How Titans Can Continue After Crisis On Infinite Earths Destroyed Its Universe


After what feels like an eternity of build up, “Crisis On Infinite Earths” is here, and right from the start it wasn’t pulling any punches. An opening montage showed several Earths become bathed in the apocalyptic red sky before total annihilation by the wave of antimatter, including Earth-9, the world of Titans.

The Titans were not among the plethora of featured characters announced in the run up to the crossover’s commencement, but we were promised a number of familiar faces other than those already confirmed, which the quick-fire assortment of cameos featured at the start of the crossover’s first part certainly delivered. Among them were Hank Hall and Jason Todd from DC Universe’s take on the young superteam, each only on screen for a couple of seconds before becoming immersed in a blinding white light that we can only assume indicated their world coming to an abrupt end.

Also featured were Earth-X, the Nazi dystopia featured in 2017’s crossover, Earth-89 (seen in Tim Burton’s Batman movies) and Earth-66 (home of the camp ‘60s Batman TV show), the latter two cementing a tradition of numbering the Earths of previous character iterations after the year in which they debuted, begun last year with the original Flash TV series’ Earth-90.

It’s one thing to obliterate the Earths of continuities that will never otherwise be revisited, since their removal from the multiverse won’t affect events going forwards. However, despite fluctuating quality and a decidedly mixed reception, Titans has been renewed for a third season set to start next year, leading to a quandary of exactly how this can come about in light of recent events.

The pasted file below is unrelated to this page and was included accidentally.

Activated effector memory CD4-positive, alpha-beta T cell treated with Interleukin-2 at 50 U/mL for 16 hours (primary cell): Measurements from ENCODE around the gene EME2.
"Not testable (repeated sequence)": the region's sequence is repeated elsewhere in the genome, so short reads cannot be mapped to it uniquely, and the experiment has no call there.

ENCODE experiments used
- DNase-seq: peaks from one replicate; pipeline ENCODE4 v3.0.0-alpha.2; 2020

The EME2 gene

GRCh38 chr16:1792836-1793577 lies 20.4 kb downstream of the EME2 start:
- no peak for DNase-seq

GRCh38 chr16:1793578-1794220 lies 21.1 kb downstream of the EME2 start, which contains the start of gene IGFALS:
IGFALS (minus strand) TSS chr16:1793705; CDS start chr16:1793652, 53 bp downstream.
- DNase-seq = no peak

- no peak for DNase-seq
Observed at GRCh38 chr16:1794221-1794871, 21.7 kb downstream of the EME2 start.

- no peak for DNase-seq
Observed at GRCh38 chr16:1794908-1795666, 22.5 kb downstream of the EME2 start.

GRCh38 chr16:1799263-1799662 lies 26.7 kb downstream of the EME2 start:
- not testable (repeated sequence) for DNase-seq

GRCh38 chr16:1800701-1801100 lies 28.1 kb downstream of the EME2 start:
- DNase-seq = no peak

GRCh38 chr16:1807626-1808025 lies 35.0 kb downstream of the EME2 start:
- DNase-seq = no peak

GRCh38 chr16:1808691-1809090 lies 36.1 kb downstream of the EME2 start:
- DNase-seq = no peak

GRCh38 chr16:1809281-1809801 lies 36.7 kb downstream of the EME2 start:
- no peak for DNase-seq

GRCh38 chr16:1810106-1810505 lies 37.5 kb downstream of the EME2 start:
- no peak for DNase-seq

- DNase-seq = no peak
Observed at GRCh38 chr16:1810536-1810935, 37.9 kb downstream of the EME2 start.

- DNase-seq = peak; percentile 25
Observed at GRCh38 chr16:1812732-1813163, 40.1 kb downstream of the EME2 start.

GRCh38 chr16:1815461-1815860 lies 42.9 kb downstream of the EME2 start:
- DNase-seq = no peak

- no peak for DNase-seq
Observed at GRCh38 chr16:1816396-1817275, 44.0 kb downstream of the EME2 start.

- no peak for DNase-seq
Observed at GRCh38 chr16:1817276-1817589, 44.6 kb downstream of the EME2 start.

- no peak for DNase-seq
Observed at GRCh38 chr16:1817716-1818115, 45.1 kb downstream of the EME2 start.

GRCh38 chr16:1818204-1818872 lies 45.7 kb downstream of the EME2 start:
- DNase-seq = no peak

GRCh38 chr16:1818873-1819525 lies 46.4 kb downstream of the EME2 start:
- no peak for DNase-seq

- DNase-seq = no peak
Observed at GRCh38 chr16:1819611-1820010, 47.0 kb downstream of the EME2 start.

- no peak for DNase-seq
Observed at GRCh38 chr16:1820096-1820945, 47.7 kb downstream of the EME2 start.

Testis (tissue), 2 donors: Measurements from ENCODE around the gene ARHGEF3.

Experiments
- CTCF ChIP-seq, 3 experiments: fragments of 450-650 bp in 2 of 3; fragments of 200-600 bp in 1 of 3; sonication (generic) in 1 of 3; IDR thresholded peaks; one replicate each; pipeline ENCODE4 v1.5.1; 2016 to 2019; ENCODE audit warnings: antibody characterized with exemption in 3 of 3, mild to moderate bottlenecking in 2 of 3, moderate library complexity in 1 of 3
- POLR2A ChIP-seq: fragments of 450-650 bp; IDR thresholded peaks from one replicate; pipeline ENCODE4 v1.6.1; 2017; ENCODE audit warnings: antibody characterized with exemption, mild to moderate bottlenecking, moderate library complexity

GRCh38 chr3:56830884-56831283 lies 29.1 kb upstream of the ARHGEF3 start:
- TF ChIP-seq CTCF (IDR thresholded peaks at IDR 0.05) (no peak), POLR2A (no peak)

There are a few possibilities here though, none of which are particularly appealing. The first is that Earth-9 is not where Titans takes place, and the two heroes featured just happened to look exactly like their counterparts on another Earth, meaning whatever viewers felt watching them about to die means nothing.

Another is that “Crisis On Infinite Earths” will end with all the death and destruction caused by the Anti-Monitor being undone, which would seem like an anticlimactic cheat that undermines all the loss and sacrifice we have seen so far and will doubtless experience more of before it’s all over.

The third, meanwhile, is that the events of Titans take place some time in the past, meaning that in the long run nothing that happens in the show matters since they’re all doomed to inescapable destruction in the near future.

Regardless of how this plays out, it was a dramatic moment watching the imminent deaths of characters with whom we’re familiar, but at the same time, it’s impossible to wonder if in the grand scheme of things their inclusion might’ve been a small mistake.